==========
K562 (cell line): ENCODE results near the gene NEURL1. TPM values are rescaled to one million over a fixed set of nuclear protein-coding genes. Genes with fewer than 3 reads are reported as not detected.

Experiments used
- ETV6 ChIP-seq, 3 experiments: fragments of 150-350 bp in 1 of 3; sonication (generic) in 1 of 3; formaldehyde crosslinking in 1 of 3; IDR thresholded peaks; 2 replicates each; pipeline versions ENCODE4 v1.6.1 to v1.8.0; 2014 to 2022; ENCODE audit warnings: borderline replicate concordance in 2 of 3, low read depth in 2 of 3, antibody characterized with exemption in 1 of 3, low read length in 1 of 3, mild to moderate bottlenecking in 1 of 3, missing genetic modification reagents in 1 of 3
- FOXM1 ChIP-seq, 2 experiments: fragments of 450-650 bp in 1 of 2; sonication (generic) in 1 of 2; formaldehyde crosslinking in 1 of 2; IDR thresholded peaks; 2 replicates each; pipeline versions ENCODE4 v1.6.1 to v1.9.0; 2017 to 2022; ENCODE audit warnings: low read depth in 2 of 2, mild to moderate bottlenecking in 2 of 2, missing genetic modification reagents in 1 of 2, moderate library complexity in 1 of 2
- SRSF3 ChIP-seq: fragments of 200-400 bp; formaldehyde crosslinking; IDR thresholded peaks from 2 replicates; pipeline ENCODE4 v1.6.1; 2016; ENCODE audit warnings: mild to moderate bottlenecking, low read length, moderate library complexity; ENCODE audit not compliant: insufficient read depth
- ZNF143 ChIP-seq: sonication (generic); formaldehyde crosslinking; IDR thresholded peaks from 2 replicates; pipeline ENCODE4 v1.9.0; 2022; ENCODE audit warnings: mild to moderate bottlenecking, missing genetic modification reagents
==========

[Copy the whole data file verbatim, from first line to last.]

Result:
K562 (cell line): ENCODE results near the gene NEURL1. TPM values are rescaled to one million over a fixed set of nuclear protein-coding genes. Genes with fewer than 3 reads are reported as not detected.

Experiments used
- ETV6 ChIP-seq, 3 experiments: fragments of 150-350 bp in 1 of 3; sonication (generic) in 1 of 3; formaldehyde crosslinking in 1 of 3; IDR thresholded peaks; 2 replicates each; pipeline versions ENCODE4 v1.6.1 to v1.8.0; 2014 to 2022; ENCODE audit warnings: borderline replicate concordance in 2 of 3, low read depth in 2 of 3, antibody characterized with exemption in 1 of 3, low read length in 1 of 3, mild to moderate bottlenecking in 1 of 3, missing genetic modification reagents in 1 of 3
- FOXM1 ChIP-seq, 2 experiments: fragments of 450-650 bp in 1 of 2; sonication (generic) in 1 of 2; formaldehyde crosslinking in 1 of 2; IDR thresholded peaks; 2 replicates each; pipeline versions ENCODE4 v1.6.1 to v1.9.0; 2017 to 2022; ENCODE audit warnings: low read depth in 2 of 2, mild to moderate bottlenecking in 2 of 2, missing genetic modification reagents in 1 of 2, moderate library complexity in 1 of 2
- SRSF3 ChIP-seq: fragments of 200-400 bp; formaldehyde crosslinking; IDR thresholded peaks from 2 replicates; pipeline ENCODE4 v1.6.1; 2016; ENCODE audit warnings: mild to moderate bottlenecking, low read length, moderate library complexity; ENCODE audit not compliant: insufficient read depth
- ZNF143 ChIP-seq: sonication (generic); formaldehyde crosslinking; IDR thresholded peaks from 2 replicates; pipeline ENCODE4 v1.9.0; 2022; ENCODE audit warnings: mild to moderate bottlenecking, missing genetic modification reagents